Former UN Secretary General and Nobel Peace Laureate Dead at 80

Combined Shape

Former U.N. Secretary General and Nobel Peace Laureate Kofi Annan died Saturday morning.

Annan “passed away peacefully … after a short illness,” his family and the Kofi Annan Foundation said in a joint statement.

“Wherever there was suffering or need, [Annan] reached out and touched many people with his deep compassion and empathy,” the parties said.

Annan served as U.N. secretary general from Jan. 1, 1997, to Dec. 31, 2006, and was the first black African to occupy the post.

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The native Ghanaian was awarded the Nobel Peace Prize in 2001 for his work supporting human rights, his strong stance against terrorism and his efforts to stop the spread of HIV in Africa.

“Kofi Annan was a guiding force for good,” U.N. Secretary General Antonio Guterres said in a statement. “It is with profound sadness that I learned of his passing. In many ways, Kofi Annan was the United Nations. He rose through the ranks to lead the organization into the new millennium with matchless dignity and determination.”

Annan orchestrated the repatriation of more than 900 individuals, as well as the release of Iraq’s western hostages after the country’s 1990 invasion of Kuwait.

He also negotiated an oil deal with Iraq for the provision of humanitarian aid.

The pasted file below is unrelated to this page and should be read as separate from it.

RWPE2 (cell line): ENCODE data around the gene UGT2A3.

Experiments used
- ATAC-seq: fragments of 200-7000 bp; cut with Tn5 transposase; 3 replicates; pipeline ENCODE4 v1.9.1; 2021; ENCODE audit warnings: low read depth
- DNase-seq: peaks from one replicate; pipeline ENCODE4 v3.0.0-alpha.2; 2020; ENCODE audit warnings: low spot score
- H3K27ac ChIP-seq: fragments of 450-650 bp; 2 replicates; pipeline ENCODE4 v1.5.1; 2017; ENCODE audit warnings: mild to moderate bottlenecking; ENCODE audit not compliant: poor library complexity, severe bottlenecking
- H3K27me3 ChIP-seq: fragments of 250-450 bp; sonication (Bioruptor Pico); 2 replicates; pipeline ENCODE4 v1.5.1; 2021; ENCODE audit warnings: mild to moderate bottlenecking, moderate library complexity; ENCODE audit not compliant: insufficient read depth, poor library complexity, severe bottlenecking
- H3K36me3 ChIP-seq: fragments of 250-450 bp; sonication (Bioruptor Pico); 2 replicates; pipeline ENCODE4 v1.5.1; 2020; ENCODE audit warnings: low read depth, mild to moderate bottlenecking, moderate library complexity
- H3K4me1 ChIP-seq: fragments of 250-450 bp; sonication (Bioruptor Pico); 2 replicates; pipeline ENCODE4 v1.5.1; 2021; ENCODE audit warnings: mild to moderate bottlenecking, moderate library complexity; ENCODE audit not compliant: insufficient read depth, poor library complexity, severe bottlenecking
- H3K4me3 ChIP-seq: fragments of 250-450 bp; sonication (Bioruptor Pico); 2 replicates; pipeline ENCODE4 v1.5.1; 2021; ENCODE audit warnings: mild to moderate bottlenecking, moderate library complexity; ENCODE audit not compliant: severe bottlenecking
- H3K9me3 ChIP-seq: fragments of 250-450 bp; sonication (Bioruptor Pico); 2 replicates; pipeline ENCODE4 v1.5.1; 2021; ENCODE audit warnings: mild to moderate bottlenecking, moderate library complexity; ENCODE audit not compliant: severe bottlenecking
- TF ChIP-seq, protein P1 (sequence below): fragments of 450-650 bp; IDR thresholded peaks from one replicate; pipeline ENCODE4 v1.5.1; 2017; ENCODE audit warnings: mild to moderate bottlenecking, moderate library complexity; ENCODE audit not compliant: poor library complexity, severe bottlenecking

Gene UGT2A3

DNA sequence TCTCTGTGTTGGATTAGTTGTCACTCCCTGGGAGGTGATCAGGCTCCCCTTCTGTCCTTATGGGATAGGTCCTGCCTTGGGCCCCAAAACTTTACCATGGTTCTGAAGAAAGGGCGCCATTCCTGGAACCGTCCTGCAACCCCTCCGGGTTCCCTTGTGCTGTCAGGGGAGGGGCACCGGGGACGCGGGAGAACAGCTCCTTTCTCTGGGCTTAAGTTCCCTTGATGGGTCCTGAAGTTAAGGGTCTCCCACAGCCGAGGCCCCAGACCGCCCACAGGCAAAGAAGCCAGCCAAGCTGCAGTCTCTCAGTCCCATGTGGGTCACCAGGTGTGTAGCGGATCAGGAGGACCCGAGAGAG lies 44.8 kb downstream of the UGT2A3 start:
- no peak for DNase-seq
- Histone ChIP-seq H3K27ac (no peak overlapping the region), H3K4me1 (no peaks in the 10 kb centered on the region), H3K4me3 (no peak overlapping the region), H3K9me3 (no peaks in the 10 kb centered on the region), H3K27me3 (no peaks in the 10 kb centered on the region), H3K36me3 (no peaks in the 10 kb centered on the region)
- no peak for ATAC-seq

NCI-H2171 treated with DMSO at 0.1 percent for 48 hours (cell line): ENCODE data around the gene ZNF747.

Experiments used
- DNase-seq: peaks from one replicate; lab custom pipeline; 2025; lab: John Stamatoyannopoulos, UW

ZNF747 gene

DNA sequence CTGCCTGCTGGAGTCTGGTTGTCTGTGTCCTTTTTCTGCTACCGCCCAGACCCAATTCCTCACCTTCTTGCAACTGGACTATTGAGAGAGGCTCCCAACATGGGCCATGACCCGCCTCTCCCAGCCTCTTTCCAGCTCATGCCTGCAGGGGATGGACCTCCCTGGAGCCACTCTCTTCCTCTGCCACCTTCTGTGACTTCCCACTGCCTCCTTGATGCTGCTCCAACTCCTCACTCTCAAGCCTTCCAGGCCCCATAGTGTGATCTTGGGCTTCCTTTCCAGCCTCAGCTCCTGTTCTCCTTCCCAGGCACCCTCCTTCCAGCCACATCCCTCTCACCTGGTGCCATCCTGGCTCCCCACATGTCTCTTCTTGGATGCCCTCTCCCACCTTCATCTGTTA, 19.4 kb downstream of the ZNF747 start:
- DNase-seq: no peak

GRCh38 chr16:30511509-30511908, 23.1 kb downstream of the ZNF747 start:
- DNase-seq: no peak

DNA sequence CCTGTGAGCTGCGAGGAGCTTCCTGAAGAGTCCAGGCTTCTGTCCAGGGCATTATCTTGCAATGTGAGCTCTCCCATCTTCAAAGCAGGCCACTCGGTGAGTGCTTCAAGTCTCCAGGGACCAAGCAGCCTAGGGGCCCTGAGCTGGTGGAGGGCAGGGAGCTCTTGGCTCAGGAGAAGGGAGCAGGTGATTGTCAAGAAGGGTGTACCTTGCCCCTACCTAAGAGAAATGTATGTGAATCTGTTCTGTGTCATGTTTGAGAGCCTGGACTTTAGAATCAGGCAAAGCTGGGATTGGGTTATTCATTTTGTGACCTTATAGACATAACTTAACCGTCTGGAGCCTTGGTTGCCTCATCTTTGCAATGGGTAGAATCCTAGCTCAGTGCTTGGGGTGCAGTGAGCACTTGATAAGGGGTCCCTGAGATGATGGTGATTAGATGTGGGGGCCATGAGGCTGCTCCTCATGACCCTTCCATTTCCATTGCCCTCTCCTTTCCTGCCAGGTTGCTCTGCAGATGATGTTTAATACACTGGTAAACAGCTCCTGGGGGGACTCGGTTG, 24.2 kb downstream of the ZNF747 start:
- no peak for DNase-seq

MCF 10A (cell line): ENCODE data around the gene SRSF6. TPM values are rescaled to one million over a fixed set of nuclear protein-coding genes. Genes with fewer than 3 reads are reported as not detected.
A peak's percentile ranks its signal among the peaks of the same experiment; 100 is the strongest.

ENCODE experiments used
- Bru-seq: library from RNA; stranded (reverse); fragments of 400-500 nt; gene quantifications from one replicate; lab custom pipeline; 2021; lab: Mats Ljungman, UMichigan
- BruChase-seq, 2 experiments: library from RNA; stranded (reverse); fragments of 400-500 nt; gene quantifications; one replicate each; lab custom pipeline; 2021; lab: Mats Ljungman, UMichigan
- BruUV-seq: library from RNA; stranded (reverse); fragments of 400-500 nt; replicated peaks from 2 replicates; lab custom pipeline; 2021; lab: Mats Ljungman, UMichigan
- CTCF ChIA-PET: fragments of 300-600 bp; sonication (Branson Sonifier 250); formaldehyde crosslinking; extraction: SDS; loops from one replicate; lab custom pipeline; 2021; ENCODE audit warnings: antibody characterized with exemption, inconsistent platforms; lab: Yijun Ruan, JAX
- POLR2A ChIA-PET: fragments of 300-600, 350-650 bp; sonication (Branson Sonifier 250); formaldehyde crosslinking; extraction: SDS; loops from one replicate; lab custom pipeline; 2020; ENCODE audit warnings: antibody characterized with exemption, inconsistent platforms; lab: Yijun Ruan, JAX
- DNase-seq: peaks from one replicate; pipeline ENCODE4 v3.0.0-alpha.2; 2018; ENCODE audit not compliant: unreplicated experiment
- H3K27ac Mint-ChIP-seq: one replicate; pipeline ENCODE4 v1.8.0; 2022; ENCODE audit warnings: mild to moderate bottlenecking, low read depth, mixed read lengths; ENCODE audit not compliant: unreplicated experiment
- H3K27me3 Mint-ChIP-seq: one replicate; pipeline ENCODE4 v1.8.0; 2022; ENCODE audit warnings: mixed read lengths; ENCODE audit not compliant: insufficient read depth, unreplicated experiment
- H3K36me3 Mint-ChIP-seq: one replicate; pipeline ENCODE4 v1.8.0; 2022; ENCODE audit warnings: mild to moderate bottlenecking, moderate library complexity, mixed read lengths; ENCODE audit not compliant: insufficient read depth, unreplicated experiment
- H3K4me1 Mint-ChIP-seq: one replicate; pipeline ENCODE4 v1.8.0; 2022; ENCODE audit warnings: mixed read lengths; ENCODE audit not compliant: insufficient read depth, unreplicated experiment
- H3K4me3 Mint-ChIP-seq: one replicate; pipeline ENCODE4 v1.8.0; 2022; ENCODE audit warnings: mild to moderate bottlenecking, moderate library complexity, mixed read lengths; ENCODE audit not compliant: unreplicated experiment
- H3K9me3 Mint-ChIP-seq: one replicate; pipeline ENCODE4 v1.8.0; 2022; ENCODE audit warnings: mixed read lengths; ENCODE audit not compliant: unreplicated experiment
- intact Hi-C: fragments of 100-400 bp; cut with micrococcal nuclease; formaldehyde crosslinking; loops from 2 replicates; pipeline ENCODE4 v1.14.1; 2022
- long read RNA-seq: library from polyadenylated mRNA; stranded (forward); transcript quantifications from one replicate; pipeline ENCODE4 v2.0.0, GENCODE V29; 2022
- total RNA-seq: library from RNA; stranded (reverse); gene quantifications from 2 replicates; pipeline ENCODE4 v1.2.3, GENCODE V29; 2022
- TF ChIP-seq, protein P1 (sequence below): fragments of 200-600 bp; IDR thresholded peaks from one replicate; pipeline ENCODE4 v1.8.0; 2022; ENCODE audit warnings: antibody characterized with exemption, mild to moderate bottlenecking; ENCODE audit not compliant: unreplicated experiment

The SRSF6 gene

“Kofi Annan dedicated his life to building a more just and peaceful world,” British Labor Party leader Jeremy Corbyn said. “His efforts in support of conflict resolution and human rights will be remembered.”

The Nobel Peace laureate resigned seven months into his appointment as special envoy to Syria after failing to obtain peace in the country amid gridlock between U.N. Security Council powers.

Annan also supported efforts to introduce sustainable agriculture in Africa and stifle illegal drug trafficking.

“He brought considerable renown to our country by this position and through his conduct and comportment in the global arena,” Ghanaian President Nana Akufo-Addo said. “He was an ardent believer in the capacity of the Ghanaian to chart his or her own course onto the path of progress and prosperity.”

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